There has been a breakdown in leadership.

On the issue of days off - how many people on this forum have been promised days off for various extra duties - only to return and find out that the last guy left and "forgot" to tell him?

As to the 5-7 weeks a year off - I want your job! Due to "operational requirements" I was not permitted more than 4 days of leave consecutively last year - and never on more than 2-3 days notice.

My glorious unit has decided that all troops will bring coveralls, PT gear and cbts to work all the time- every day. We are unable to ascertain even what clothes we wear the next day!

Unit cohesiveness - means bringing in a group of guys every time a Coy goes somewhere in order to bring it up to strength. I have had a different section for every exercise over the last 3 years - try writing a fair PER for a guy!

Of course airing these beefs makes one "disloyal" or means that they have a "bad attitude", ensuring that the leadership that week will never hear it, or if they do, take it as anything other than griping.

However, beefs without a solution are gripes. SOOOOOO if we were to keep everyone in a position for a period of 24 mos - CPL and UP - most of the problems above would be pre - empted, as would the additional ones of trg standardisation and corporate memory - which is nearly non - existant.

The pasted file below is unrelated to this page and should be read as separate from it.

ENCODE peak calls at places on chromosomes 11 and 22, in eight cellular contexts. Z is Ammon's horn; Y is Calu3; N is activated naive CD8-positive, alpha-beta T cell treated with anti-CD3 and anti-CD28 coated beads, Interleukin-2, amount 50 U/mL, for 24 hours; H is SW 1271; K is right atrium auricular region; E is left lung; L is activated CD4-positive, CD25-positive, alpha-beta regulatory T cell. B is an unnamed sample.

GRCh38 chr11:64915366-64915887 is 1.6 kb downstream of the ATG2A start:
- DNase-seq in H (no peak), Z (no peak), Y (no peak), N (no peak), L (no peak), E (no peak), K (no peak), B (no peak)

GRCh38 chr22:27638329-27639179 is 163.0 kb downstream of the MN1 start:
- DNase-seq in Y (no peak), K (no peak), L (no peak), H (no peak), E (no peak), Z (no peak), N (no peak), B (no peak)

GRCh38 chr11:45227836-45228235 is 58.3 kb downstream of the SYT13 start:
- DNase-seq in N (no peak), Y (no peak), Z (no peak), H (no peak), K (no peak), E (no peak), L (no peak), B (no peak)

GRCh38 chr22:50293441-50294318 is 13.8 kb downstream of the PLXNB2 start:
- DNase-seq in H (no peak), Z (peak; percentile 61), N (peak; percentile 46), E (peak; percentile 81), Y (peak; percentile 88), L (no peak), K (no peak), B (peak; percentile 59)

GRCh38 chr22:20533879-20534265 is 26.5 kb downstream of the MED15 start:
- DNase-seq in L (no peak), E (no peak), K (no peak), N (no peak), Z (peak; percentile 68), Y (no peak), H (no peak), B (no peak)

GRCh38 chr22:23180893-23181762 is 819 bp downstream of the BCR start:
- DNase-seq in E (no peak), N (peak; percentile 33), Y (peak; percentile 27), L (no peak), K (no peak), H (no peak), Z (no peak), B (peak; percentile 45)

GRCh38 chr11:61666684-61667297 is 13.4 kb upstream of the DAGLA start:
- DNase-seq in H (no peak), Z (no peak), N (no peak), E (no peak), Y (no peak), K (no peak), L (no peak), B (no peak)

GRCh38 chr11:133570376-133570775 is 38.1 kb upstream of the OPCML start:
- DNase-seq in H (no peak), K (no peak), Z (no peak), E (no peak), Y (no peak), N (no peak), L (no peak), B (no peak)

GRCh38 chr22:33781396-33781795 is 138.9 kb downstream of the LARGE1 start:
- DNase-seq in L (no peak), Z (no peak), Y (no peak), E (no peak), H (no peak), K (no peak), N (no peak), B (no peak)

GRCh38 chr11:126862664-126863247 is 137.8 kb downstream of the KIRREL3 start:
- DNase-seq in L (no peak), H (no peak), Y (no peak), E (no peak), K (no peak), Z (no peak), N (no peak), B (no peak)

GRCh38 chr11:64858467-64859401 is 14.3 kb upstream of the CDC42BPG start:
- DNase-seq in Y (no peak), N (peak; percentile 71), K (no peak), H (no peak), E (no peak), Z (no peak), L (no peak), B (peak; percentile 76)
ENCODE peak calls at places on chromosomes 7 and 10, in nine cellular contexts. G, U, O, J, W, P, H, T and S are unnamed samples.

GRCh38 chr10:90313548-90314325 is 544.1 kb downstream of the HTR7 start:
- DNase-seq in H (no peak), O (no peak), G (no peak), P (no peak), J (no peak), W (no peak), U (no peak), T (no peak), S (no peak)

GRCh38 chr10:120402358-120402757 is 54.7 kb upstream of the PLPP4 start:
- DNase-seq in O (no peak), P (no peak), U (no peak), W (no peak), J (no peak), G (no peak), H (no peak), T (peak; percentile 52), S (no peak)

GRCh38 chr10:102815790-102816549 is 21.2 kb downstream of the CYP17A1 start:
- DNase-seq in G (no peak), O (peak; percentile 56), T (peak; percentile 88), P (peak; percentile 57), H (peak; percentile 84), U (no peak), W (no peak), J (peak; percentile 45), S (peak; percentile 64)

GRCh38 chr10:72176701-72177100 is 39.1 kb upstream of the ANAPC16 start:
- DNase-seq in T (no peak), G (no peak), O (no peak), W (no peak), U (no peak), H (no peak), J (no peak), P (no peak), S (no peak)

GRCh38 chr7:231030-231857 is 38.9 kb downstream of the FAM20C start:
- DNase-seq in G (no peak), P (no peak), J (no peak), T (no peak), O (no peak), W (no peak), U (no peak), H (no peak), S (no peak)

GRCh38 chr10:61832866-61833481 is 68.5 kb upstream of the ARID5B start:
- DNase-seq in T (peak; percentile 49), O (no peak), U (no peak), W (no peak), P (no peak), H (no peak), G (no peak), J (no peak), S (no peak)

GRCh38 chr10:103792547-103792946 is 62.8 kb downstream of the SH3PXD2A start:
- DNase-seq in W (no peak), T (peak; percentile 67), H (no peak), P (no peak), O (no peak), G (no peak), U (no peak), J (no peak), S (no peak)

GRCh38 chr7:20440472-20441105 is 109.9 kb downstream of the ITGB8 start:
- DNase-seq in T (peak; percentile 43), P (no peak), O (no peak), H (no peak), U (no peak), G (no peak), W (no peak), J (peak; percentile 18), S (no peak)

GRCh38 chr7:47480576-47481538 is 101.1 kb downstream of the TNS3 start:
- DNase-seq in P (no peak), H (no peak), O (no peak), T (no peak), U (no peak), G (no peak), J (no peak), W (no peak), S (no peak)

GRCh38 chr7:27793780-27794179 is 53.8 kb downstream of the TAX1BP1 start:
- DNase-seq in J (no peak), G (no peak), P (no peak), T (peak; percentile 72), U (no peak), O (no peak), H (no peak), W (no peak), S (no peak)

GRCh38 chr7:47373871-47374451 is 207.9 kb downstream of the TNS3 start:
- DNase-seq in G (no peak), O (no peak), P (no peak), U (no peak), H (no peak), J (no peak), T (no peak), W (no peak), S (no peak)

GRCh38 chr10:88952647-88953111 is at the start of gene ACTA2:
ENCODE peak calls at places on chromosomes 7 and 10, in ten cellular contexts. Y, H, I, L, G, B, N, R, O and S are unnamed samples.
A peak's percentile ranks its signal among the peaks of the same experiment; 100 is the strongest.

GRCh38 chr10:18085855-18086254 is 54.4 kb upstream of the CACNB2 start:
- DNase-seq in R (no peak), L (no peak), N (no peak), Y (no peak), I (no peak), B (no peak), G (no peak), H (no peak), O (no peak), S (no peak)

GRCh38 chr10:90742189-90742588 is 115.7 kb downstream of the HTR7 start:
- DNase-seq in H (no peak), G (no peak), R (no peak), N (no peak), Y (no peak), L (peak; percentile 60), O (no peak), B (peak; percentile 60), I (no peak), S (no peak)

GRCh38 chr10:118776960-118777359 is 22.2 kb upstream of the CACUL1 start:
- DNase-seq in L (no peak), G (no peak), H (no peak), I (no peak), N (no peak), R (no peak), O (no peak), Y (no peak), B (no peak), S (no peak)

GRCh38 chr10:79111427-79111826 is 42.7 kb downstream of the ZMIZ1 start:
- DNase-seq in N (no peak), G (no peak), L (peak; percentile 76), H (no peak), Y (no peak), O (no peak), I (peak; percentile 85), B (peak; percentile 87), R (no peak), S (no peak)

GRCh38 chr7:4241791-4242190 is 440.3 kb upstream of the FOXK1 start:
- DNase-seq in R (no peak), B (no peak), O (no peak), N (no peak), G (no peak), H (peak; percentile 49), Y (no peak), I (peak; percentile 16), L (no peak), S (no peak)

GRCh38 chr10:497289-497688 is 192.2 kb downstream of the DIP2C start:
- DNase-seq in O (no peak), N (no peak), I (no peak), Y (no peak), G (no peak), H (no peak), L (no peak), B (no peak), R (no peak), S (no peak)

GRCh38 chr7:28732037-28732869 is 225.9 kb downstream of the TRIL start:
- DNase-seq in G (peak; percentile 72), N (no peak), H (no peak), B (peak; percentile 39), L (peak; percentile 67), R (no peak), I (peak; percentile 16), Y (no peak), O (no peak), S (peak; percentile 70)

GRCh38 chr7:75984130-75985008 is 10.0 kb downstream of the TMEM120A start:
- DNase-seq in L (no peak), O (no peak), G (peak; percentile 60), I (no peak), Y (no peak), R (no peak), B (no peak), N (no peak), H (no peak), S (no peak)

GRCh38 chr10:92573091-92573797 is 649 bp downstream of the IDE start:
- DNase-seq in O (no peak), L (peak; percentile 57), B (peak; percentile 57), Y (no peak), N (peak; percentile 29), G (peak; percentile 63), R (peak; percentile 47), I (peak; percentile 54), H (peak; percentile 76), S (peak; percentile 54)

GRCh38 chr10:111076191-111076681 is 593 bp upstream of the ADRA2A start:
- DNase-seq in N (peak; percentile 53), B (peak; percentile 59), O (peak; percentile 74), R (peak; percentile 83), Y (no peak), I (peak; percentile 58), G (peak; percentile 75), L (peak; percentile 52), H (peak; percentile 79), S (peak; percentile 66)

AND- it can be done - after all - we seem to have very rigid time frames for the employment of OC's and CO's. Apply that same system to the working ranks and watch the Infantry get better and better.

Any thoughts?
No leader was ever hated for being too hard, but a great many were for attempting to appear that way.

Offline Allan Luomala

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Re: Unionize the Army?
« Reply #70 on: March 10, 2005, 20:36:44 »

Quote
AND- it can be done - after all - we seem to have very rigid time frames for the employment of OC's and CO's. Apply that same system to the working ranks and watch the Infantry get better and better.

Excellent point. I clued into a sad fact of military life a few years back: the shelf life of pretty much any policy, promise, initiative seems to be two years. Hmmmm, is there a correlation here??? I remember the days when you seemed to be in a troop for 2 or 3 years, for better or for worse. I knew guys that OT'ed because they couldn't stand someone in their chain of command, and knew they were there for at least 2 years (pretty drastic move, but people like that would have OT'ed anyway). I loved knowing that you would be able to get SOP's, drills, etc down cold within a troop in that time, and only have to go over it briefly at the beginning of an ex for any newbies (officer, young drivers, etc). Now, with all the doctrinal, SOP, whatever changes, I refer to them as NSOP (NON-standard operating procedures) because there are so many changes that one couldn't possibly keep up to them, so everything becomes a power struggle (or worse yet, a fug juck).